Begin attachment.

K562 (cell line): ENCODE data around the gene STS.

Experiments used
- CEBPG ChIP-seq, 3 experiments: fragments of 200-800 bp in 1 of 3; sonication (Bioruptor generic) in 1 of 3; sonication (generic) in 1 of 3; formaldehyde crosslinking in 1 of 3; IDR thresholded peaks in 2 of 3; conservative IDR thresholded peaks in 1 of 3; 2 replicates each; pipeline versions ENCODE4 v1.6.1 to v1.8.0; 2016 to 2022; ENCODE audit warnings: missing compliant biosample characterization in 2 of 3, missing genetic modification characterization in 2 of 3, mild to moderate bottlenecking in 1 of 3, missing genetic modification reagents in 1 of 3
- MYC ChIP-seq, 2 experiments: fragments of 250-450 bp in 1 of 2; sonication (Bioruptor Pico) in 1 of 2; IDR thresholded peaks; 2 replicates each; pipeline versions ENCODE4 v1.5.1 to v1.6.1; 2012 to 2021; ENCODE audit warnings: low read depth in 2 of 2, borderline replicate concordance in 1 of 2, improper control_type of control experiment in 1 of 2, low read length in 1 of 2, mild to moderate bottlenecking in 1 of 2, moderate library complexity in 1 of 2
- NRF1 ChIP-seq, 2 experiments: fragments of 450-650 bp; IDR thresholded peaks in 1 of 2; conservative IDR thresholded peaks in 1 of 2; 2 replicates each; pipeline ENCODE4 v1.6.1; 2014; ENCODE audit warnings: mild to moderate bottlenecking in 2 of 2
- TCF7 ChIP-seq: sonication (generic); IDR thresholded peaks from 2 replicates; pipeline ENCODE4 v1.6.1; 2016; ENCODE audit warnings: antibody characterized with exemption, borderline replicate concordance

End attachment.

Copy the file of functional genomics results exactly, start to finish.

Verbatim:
K562 (cell line): ENCODE data around the gene STS.

Experiments used
- CEBPG ChIP-seq, 3 experiments: fragments of 200-800 bp in 1 of 3; sonication (Bioruptor generic) in 1 of 3; sonication (generic) in 1 of 3; formaldehyde crosslinking in 1 of 3; IDR thresholded peaks in 2 of 3; conservative IDR thresholded peaks in 1 of 3; 2 replicates each; pipeline versions ENCODE4 v1.6.1 to v1.8.0; 2016 to 2022; ENCODE audit warnings: missing compliant biosample characterization in 2 of 3, missing genetic modification characterization in 2 of 3, mild to moderate bottlenecking in 1 of 3, missing genetic modification reagents in 1 of 3
- MYC ChIP-seq, 2 experiments: fragments of 250-450 bp in 1 of 2; sonication (Bioruptor Pico) in 1 of 2; IDR thresholded peaks; 2 replicates each; pipeline versions ENCODE4 v1.5.1 to v1.6.1; 2012 to 2021; ENCODE audit warnings: low read depth in 2 of 2, borderline replicate concordance in 1 of 2, improper control_type of control experiment in 1 of 2, low read length in 1 of 2, mild to moderate bottlenecking in 1 of 2, moderate library complexity in 1 of 2
- NRF1 ChIP-seq, 2 experiments: fragments of 450-650 bp; IDR thresholded peaks in 1 of 2; conservative IDR thresholded peaks in 1 of 2; 2 replicates each; pipeline ENCODE4 v1.6.1; 2014; ENCODE audit warnings: mild to moderate bottlenecking in 2 of 2
- TCF7 ChIP-seq: sonication (generic); IDR thresholded peaks from 2 replicates; pipeline ENCODE4 v1.6.1; 2016; ENCODE audit warnings: antibody characterized with exemption, borderline replicate concordance